Translated by Sarah Death, Anna Paterson, Linda Schenck, and Rochelle Wright

The novel concerns a physician who believes he is the model for Hjalmar Sjöderberg's eponymous protagonist in Doctor Glas. Yet he appears, rather, to emulate Söderberg's character.

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from Scratchcards

Translated and introduced by Linda Schenck

This is the third volume of the Wolfskin trilogy. The core of Scratchcards is how Elis Elv's past catches up with him. The trilogy begins and ends with wolf hunts, a subject as current and controversial today as it was a century ago, when the first in the trilogy was set.

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from Revive Me

Translated and introduced by Rochelle Wright

A mystery motif running through this complex, polyphonic novel is the whereabouts of teenager Rosemarie, who vanishes on the morning of Lucia Day, and the efforts of her younger sister Mariella to find her.

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from Devil's Horn

Translated and introduced by Sarah Death

Devil's Horn is a clever and intriguing novel which is sometimes described as a 'crossover' work, marking the author's transition from crime fiction to 'serious' writing. But all of Ekman's fiction is multi-dimensional and resistant to straightforward genre categorisation.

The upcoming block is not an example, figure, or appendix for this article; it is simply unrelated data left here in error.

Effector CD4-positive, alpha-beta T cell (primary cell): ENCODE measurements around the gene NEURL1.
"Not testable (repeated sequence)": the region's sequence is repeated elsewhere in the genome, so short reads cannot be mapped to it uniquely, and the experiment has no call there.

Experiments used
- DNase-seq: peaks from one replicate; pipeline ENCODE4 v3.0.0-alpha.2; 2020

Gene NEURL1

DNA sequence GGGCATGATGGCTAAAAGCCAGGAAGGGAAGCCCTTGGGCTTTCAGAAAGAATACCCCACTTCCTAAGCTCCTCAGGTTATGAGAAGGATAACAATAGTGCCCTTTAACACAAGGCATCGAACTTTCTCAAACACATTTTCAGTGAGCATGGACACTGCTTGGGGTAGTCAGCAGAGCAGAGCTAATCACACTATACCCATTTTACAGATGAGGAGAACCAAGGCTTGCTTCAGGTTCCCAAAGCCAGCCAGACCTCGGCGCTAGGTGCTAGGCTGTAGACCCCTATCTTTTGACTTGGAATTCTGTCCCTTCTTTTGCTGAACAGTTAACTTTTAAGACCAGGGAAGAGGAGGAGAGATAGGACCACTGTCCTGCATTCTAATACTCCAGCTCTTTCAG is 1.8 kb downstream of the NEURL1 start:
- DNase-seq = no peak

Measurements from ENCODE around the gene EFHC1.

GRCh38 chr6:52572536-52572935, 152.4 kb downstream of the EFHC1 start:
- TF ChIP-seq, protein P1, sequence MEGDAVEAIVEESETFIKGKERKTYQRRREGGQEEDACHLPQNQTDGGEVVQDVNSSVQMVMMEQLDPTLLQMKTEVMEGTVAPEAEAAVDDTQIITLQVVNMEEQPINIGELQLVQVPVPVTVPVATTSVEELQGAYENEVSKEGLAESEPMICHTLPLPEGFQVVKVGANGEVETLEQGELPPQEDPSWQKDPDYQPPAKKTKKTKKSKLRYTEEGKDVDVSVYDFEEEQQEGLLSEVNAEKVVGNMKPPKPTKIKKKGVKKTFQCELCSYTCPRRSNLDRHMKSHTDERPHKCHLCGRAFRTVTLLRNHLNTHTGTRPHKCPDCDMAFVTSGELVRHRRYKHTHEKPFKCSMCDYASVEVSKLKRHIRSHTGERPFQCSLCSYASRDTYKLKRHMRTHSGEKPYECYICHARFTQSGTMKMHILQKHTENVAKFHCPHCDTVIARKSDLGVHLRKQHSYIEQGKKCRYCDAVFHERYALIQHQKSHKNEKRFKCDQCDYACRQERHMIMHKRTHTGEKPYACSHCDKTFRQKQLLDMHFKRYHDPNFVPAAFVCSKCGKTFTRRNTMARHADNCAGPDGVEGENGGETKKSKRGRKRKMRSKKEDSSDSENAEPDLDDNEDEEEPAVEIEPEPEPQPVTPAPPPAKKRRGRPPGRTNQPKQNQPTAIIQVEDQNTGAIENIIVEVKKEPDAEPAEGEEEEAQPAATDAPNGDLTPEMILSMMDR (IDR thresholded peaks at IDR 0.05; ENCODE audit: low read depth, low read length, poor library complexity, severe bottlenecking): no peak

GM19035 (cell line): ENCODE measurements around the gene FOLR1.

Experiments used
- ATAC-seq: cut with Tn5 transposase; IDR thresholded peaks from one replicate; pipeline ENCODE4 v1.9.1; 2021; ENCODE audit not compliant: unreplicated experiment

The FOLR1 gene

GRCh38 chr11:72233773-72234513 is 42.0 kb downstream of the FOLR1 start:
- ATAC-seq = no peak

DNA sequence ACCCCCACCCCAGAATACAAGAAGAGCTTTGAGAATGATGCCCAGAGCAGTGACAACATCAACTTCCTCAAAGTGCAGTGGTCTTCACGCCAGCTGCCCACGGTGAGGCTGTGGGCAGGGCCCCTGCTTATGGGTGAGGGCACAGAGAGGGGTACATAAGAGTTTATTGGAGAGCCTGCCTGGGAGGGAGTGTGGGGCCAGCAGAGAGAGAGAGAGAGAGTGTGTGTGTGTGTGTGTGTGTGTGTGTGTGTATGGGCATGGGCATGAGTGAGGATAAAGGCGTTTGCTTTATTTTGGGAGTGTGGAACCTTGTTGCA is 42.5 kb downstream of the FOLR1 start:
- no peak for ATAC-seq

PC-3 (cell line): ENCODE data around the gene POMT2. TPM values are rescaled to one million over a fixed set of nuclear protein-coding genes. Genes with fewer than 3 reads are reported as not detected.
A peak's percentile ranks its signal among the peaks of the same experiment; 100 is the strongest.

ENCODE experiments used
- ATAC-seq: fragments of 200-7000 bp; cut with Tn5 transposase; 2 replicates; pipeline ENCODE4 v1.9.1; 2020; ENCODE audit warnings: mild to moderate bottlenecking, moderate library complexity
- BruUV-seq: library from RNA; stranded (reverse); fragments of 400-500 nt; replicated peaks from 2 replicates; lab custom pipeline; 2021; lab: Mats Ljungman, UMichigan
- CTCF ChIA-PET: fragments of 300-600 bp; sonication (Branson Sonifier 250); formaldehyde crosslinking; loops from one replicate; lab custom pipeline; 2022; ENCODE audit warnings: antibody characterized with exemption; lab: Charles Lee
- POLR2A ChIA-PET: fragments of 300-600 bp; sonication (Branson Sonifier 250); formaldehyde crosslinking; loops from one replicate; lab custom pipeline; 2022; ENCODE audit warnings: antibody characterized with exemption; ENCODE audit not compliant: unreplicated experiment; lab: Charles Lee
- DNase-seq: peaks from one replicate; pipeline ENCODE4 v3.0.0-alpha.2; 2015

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Selling Ice to the Eskimos? Swedish Crime Fiction and the World of Publishing

In the light of runaway successes like Stieg Larsson's Millennium Trilogy, Paul Engles assesses the impact and importance of Swedish Crime Fiction and the world of publishing.

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from Requiem

Translated by Laurie Thompson

Requiem is part of the 'Intercrime' series, a sequence of nine free-standing novels about the elite crime fighters known as 'The A Team'. Arne Dahl is the crime-writing pseudonym used by the author, critic and literary magazine editor Jan Arnald.

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from Struggling Love

Translated by Anna-Lisa and Martin Murrell

Struggling Love is the author's ninth crime novel featuring the Finland-Swedish journalist Burt Kobbat. Murders, death threats, a long-lost Paul McCartney recording and the premiere of a Disney film all conspire to provide Kobbat with adventures in various countries.

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from Still Waters

Translated by Marlaine Delargy

In this extract from Viveca Sten's first novel we meet Detective Inspector Thomas Andreasson and his childhood friend Nora Linde, a lawyer. As Thomas investigates a mysterious death on the atmospheric island of Sandhamn, Nora is inexorably drawn into the mystery - but the real danger is much closer than either of them can imagine.

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Swedish Literature in Germany - A Success Story, Only Slightly Flawed

Paul Berf presents an overview of the changing fortunes of Swedish literature in German translation.

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The Attractions of the Fringe: The Gothenburg Book Fair 2009

Laurie Thompson reports from the Gothenburg Book Fair 2009.

Reviews